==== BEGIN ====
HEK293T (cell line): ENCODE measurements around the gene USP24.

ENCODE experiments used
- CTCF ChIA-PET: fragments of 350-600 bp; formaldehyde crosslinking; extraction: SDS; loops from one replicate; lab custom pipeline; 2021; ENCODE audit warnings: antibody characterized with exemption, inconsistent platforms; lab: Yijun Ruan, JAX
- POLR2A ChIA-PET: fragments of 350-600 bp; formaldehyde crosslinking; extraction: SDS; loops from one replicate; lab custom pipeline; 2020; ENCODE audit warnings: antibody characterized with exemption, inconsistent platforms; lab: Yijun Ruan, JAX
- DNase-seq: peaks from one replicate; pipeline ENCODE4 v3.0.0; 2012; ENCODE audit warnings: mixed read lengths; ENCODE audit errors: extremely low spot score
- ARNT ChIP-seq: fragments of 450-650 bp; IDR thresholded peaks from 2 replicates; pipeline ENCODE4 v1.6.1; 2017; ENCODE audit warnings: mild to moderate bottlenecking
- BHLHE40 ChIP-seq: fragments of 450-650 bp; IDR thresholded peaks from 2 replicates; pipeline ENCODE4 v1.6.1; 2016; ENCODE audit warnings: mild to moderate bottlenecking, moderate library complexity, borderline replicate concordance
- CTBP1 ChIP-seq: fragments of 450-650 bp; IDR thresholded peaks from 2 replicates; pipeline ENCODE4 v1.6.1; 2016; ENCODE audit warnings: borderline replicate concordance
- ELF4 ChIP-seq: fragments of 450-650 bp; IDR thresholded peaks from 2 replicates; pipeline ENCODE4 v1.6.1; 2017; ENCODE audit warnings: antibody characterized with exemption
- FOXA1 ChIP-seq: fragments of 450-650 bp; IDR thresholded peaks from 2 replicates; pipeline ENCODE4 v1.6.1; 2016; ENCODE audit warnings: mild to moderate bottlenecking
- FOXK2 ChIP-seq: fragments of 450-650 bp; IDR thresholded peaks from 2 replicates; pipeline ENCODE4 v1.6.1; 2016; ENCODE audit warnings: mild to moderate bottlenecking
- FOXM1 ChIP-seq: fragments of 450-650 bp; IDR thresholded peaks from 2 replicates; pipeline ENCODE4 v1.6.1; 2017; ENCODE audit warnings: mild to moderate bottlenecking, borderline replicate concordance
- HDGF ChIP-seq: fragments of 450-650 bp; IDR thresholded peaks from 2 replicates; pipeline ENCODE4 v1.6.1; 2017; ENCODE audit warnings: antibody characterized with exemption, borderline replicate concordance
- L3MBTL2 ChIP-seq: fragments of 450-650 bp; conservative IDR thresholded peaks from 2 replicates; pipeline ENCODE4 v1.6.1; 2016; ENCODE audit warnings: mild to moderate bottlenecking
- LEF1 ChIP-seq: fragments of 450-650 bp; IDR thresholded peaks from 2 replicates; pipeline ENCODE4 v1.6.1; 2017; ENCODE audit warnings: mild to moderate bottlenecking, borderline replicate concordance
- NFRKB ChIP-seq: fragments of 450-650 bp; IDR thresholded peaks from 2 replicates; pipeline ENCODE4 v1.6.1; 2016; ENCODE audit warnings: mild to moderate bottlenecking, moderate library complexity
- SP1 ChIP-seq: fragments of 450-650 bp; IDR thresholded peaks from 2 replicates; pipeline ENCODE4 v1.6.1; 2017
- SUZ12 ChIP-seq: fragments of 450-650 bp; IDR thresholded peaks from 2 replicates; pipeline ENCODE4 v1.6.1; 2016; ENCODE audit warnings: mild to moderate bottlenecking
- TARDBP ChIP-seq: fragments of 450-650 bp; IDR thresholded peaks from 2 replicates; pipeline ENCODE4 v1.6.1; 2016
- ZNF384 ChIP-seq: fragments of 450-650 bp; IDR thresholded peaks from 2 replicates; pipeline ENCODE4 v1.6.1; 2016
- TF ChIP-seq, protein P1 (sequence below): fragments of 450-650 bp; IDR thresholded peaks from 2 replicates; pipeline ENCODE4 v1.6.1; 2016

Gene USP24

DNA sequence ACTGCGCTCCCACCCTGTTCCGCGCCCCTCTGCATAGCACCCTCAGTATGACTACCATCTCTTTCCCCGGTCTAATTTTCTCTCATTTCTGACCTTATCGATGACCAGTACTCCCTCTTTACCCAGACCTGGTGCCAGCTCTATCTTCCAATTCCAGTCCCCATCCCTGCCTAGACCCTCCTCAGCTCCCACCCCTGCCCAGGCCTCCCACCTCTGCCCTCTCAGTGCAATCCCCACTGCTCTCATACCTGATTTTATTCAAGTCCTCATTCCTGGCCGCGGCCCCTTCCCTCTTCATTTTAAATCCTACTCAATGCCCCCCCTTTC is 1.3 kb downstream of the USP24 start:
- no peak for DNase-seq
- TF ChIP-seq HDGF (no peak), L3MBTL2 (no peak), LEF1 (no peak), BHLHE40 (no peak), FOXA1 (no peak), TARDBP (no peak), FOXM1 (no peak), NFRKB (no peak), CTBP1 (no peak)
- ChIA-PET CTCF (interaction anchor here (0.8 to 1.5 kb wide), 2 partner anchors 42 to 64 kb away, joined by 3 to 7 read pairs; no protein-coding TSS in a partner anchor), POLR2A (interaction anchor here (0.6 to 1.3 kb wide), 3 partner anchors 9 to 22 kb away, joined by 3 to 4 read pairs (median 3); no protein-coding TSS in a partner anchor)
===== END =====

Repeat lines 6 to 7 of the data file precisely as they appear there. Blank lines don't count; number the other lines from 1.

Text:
- ARNT ChIP-seq: fragments of 450-650 bp; IDR thresholded peaks from 2 replicates; pipeline ENCODE4 v1.6.1; 2017; ENCODE audit warnings: mild to moderate bottlenecking
- BHLHE40 ChIP-seq: fragments of 450-650 bp; IDR thresholded peaks from 2 replicates; pipeline ENCODE4 v1.6.1; 2016; ENCODE audit warnings: mild to moderate bottlenecking, moderate library complexity, borderline replicate concordance